Michael Bay movies are just like piñatas: No matter how much we critics bash them, they still shower the eager masses with tasty, colorful, easy-to-swallow junk. This makes reviewing "Transformers: Revenge of the Fallen," his latest pileup of a movie, all the more irrelevant.
I'm pretty sure there is nothing I can say to make you take a pass on this film and, perhaps, see "The Hangover" for the second or 15th time. You probably had your mind made up when you saw the trailer during the Super Bowl. It's been embedded in your head for months. Thanks to the Hollywood hype machine (a machine that's a lot more dangerous and unruly than any of the giant, shape-shifting 'bots in this flick), you have been mentally conditioned to see this movie. The thought that it could, indeed, stink has barely crossed your mind. Heck, some of you may be going for that reason.
It seems pointless to point out what this movie has to offer, which is not that much. I don't know how Bay did it, but he's made a sequel that's dumber and more inept than its 2007 predecessor. The low-brow bits that went on when there weren't any robot fights happening in the first film seem to make up most of "Fallen." (If you've ever wanted to see a little, trash-talking 'bot hump a girl's leg, then this movie is for you.) It's like Bay and the screenwriters, Roberto Orci, Alex Kurtzman and Ehren Kruger, are deliberately being tasteless and tacky this time around. (If it wasn't for the purposely, effectively crude/rude "Crank: High Voltage," this would be the most shamelessly crass action flick to come out this year.)
For this installment, the Autobots have joined forces with the U.S. military to battle the Decepticons hiding out on Earth. The Decepticons have a plan to resurrect their leader, Megatron, as well as The Fallen, Megatron's master (basically, he's the Emperor Palpatine to Megatron's Darth Vader), to destroy both Earth and the sun.
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Now, since I've gotten the plot out of the way, let's rap a brief taste about the robots. They're loud, clanky and a bit on the uppity side -- and I'm talking about both good and evil robots. They're even bigger tools (and I don't mean that as a compliment) than the people they're protecting. (And the people aren't that worthy of saving their dang selves.) The most horrendously-written robots are Skids and Mudflap, bumbling, ghetto twins who sound like Shawn and Marlon Wayans. It's like Bay brought them in to annoy the people who complained about Jazz, the hip-hop-loving robot from the first movie.
To say there is a human cast would be putting it mildly. Bay spends so much time making the robots look kerfawesome on screen that he hardly bothers making the characters resemble actual human beings. Even Shia LaBeouf, whose motormouthed charm was the only thing that made the first movie worth sitting through, doesn't come off all that appealing. In "Fallen," his reluctantly heroic, college-bound lead character touches another piece of the AllSpark, which makes him freak out and see ancient robot text in his head. This requires him to act like an autistic person having a brain seizure in some scenes. Yeah, this doesn't make him look good.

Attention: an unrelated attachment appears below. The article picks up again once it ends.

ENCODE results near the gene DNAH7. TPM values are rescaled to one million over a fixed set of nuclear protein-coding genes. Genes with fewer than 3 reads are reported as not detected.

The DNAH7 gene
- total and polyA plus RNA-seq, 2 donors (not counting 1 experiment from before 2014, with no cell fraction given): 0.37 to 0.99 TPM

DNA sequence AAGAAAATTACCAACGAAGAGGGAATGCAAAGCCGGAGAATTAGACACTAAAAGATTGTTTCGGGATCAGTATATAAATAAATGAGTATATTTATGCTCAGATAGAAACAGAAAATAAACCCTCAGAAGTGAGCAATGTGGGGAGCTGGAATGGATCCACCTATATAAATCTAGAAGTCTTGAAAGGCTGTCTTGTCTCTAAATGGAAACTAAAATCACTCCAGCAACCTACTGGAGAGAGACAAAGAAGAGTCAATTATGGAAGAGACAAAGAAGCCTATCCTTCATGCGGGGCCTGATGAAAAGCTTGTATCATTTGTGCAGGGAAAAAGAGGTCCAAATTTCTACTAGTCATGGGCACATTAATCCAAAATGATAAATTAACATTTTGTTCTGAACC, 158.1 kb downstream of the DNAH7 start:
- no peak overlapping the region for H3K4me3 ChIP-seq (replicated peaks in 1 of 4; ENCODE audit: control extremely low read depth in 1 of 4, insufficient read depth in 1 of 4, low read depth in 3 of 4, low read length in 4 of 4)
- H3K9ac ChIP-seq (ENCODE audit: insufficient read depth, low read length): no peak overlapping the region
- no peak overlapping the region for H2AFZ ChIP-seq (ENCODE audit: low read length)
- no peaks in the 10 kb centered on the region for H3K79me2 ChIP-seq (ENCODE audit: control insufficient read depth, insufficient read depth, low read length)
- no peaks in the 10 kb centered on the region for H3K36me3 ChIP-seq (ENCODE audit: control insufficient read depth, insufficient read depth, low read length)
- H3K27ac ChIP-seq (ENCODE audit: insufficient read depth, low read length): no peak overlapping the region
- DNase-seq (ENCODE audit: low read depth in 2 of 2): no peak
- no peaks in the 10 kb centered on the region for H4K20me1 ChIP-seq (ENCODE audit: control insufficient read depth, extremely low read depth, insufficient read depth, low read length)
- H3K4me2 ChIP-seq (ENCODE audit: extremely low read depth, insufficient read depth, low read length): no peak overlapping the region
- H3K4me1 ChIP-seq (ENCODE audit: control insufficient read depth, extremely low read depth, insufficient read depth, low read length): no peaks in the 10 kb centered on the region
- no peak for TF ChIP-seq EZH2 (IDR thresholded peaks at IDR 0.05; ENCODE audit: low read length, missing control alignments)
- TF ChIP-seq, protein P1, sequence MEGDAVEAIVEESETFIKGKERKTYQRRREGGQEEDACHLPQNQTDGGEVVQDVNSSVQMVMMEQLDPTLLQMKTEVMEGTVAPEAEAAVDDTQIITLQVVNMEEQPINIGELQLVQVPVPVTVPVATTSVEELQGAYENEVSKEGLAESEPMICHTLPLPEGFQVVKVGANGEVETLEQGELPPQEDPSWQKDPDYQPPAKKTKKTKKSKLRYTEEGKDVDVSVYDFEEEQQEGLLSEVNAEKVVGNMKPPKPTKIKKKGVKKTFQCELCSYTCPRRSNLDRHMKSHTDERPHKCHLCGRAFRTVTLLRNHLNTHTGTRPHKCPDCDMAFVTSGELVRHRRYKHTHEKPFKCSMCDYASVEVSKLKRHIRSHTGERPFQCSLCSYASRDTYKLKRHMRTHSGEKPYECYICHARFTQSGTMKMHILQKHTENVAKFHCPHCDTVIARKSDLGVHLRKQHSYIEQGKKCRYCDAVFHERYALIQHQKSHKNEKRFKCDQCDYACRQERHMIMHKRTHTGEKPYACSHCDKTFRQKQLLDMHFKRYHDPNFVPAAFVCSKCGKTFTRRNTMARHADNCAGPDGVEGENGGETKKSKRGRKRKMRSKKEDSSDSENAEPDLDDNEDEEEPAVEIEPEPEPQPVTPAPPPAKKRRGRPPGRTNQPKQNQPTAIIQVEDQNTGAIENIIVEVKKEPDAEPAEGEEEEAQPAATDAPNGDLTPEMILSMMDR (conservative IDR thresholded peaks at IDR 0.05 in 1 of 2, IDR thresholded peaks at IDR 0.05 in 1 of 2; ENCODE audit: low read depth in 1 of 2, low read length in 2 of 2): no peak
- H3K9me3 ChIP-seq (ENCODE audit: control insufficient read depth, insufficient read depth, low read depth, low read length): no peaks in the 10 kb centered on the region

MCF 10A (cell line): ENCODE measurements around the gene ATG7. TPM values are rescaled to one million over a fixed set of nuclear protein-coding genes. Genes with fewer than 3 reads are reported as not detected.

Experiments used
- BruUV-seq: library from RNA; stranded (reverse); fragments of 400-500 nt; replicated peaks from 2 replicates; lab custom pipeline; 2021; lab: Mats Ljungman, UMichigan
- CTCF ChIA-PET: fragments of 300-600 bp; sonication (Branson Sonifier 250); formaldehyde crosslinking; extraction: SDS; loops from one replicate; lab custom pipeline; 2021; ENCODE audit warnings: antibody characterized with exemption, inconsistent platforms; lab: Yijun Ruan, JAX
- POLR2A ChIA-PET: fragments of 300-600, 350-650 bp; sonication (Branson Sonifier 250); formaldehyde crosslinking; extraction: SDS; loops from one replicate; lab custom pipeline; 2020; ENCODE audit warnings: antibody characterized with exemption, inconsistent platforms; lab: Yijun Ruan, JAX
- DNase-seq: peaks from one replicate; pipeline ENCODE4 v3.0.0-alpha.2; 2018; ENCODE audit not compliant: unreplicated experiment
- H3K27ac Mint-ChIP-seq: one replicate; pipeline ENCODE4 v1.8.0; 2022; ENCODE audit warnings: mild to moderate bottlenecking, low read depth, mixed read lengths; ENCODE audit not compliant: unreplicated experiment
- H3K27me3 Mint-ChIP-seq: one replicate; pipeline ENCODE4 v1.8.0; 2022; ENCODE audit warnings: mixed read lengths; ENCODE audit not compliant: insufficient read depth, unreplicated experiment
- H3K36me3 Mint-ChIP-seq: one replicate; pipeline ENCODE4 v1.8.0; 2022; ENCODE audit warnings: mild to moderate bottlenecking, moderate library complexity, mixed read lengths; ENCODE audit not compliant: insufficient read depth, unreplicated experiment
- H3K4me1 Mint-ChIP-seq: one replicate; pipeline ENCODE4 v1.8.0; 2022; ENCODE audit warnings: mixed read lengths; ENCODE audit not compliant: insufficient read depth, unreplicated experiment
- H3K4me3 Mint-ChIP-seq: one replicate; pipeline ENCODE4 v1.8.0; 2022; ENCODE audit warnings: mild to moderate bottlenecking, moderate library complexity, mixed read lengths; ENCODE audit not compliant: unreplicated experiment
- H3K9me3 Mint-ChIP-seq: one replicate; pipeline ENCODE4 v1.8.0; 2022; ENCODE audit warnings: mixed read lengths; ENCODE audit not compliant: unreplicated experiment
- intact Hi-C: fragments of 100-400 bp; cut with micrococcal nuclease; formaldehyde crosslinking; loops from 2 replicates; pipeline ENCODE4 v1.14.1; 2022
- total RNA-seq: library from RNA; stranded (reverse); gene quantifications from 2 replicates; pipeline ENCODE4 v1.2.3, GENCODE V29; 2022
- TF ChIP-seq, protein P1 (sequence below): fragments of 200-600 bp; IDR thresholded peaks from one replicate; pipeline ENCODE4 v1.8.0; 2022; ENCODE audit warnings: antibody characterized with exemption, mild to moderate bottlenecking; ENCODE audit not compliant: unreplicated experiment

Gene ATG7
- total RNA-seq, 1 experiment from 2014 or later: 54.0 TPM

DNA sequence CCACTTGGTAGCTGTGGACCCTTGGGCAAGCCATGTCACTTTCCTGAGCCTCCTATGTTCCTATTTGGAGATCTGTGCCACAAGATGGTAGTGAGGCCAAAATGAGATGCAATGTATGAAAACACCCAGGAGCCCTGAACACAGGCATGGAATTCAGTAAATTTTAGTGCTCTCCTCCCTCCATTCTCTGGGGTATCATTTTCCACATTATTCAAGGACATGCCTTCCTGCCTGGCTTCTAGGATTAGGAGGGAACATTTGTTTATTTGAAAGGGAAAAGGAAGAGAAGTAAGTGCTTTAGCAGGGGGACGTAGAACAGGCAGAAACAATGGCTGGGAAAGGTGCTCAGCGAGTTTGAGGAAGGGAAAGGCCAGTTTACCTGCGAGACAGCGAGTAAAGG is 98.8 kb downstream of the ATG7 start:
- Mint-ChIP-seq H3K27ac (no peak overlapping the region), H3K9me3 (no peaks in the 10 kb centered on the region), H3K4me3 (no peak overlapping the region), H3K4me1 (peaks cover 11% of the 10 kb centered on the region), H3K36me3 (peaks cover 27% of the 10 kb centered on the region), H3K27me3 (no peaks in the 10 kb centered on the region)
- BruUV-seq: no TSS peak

As his way-outta-league girlfriend, Megan Fox doesn't so much act as pout, as she once again wears close to nothing and straddles any motorcycle she sees. Josh Duhamel and Tyrese Gibson return as the military men who work with the Autobots, although I don't know why they're back. Duhamel is one of the many characters whose dialogue consists of the expository words this script is padded with, while Gibson says even less, spouting nothing but clichés. ("This is not good" is one I heard a couple of times.) Oh yeah, John Turturro once again camps it up as that alien-obsessed agent.
"Fallen" manages to be more unbelievable than the original -- in more ways than one. The most unbelievable thing about "Fallen" is that screenwriters Kurtzman and Orci wrote both this and the superb "Star Trek." Maybe they spent all their time concentrating on making "Trek" such a great summer movie that they didn't bother putting any effort into this. And, to be honest, I can hardly blame them.
It's now expected that every summer Bay comes out with a movie that is as stupid as it is soulless. Where rampant chaos and cataclysmal destruction reign. Where product placement runs wild and nobody acts like a real person. Where the extras are just as breast-enhanced as the lead actress. Where cultures are defined by their worst, most stereotypical traits. (This movie made me sorry for the French -- THE FRENCH!) And where nothing makes sense because nothing was thought out.
The only thing that's certain is that Bay will destroy everything that he comes in contact with -- and that includes a person's good taste in movies.